EXCEPT returns rows from the left input query that the right input query does not return. Both the left and right input query operators output distinct rows when using INTERSECT.
The results from both tables are combined in UNION. UNION ALL merges all duplicate rows from two or more result sets into a single set. INTERSECT takes the rows that are common in both result sets and joins them together. EXCEPT uses the rows from the first set of results, but not from the second.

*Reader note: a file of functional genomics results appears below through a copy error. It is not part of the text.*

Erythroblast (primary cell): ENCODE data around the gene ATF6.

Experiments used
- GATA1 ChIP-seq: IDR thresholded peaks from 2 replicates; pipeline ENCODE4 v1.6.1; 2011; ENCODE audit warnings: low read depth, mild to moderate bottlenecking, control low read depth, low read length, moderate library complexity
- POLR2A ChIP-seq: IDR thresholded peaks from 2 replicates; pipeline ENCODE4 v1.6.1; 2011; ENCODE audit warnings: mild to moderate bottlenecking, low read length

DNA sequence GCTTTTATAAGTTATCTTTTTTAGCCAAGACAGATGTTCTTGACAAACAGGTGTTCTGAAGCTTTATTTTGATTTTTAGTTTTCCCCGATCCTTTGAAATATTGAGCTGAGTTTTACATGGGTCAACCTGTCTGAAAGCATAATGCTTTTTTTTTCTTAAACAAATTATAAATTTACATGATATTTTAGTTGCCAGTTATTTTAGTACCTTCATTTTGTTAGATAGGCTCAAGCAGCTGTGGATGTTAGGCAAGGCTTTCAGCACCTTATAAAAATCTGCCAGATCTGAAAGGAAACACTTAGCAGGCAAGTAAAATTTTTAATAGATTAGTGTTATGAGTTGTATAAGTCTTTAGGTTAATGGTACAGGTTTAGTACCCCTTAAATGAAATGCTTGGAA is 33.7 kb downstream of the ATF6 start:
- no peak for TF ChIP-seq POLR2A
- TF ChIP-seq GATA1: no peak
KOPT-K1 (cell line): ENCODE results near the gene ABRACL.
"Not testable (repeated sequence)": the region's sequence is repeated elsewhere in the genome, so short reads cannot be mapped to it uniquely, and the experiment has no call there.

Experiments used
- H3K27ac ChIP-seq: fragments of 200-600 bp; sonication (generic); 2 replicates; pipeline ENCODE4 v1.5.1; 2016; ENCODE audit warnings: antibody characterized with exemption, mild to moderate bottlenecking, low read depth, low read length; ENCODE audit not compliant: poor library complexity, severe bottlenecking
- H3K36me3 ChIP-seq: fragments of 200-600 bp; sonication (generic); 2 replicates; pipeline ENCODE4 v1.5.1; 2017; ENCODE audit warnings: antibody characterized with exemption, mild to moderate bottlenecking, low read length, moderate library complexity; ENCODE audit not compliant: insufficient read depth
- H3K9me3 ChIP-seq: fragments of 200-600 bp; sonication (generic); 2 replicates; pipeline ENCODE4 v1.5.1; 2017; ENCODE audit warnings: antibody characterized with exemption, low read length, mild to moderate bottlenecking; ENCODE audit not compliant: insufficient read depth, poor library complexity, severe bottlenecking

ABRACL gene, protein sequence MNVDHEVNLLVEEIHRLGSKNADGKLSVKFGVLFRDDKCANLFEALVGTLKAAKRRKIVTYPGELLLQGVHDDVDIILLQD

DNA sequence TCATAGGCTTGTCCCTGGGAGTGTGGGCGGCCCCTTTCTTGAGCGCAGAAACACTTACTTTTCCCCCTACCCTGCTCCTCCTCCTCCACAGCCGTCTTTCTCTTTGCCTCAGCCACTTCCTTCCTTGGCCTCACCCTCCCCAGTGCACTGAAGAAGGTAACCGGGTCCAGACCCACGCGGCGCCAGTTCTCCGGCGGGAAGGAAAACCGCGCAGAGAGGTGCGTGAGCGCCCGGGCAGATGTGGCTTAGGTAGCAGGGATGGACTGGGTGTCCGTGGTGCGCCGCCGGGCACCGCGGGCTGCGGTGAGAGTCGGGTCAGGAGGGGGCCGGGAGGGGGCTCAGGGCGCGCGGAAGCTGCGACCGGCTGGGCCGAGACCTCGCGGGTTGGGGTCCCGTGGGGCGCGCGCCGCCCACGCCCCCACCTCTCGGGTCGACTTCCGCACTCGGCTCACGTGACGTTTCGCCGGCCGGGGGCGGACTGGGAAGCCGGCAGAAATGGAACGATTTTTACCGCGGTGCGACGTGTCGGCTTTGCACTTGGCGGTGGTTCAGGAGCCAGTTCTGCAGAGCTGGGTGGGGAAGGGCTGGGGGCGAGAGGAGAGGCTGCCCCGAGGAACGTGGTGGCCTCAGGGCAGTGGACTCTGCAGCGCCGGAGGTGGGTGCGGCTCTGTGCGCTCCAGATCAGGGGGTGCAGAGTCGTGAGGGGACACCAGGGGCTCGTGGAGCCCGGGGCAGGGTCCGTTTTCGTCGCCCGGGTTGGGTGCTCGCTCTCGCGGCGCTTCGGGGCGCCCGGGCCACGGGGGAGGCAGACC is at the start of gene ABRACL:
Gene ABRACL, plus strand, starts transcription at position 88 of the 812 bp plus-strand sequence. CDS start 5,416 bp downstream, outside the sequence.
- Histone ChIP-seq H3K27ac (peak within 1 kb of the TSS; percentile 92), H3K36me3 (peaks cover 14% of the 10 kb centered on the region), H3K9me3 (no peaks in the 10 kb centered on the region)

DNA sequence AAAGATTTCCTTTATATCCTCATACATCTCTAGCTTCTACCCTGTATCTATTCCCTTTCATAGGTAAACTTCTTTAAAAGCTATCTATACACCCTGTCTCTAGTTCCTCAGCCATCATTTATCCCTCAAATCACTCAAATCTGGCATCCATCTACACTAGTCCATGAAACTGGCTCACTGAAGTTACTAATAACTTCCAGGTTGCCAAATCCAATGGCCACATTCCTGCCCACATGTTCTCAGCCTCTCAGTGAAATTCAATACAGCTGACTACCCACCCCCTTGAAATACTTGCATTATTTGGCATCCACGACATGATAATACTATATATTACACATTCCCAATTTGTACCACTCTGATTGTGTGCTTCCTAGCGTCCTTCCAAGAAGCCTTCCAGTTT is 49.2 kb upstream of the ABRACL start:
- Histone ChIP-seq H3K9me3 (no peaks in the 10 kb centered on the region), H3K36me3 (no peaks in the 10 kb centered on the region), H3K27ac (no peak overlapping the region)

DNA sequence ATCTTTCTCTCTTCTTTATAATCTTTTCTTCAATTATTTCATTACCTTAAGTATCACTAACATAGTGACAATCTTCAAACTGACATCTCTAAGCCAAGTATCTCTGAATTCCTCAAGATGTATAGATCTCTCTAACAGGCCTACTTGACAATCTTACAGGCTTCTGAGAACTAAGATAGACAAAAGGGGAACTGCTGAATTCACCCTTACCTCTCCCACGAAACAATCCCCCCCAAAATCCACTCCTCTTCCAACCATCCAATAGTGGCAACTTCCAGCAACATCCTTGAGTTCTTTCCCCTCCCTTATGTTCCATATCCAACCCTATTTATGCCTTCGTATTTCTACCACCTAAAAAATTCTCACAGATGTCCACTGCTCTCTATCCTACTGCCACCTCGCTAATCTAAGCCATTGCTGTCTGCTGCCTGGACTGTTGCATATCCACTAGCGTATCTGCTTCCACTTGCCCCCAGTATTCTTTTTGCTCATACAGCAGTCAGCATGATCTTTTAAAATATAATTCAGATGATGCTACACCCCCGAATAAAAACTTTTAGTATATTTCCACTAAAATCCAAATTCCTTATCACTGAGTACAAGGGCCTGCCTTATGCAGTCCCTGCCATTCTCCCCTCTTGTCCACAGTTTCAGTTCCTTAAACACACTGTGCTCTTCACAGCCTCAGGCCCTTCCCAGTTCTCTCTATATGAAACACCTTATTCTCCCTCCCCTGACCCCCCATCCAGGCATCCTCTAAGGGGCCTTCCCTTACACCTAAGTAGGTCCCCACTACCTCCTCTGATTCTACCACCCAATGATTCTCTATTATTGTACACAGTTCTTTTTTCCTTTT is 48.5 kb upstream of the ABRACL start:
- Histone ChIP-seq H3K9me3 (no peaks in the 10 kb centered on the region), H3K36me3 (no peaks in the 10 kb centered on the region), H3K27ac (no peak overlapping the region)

The EXCEPT clause is the polar opposite of the INTERSECT clause. In this situation, the result includes all rows save the common rows of the two SELECT commands.
In SQL, the INTERSECT clause is used to combine two SELECT queries, however the dataset produced by the INTERSECT command is the intersection of the two SELECT statements' data-sets. To put it another way, the INTERSECT query will only return rows that are similar to both SELECT statements.
Despite the fact that MySQL lacks an INTERSECT operator, you may easily replicate this type of query by utilising the IN or EXISTS clauses, depending on the intricacy of the INTERSECT query.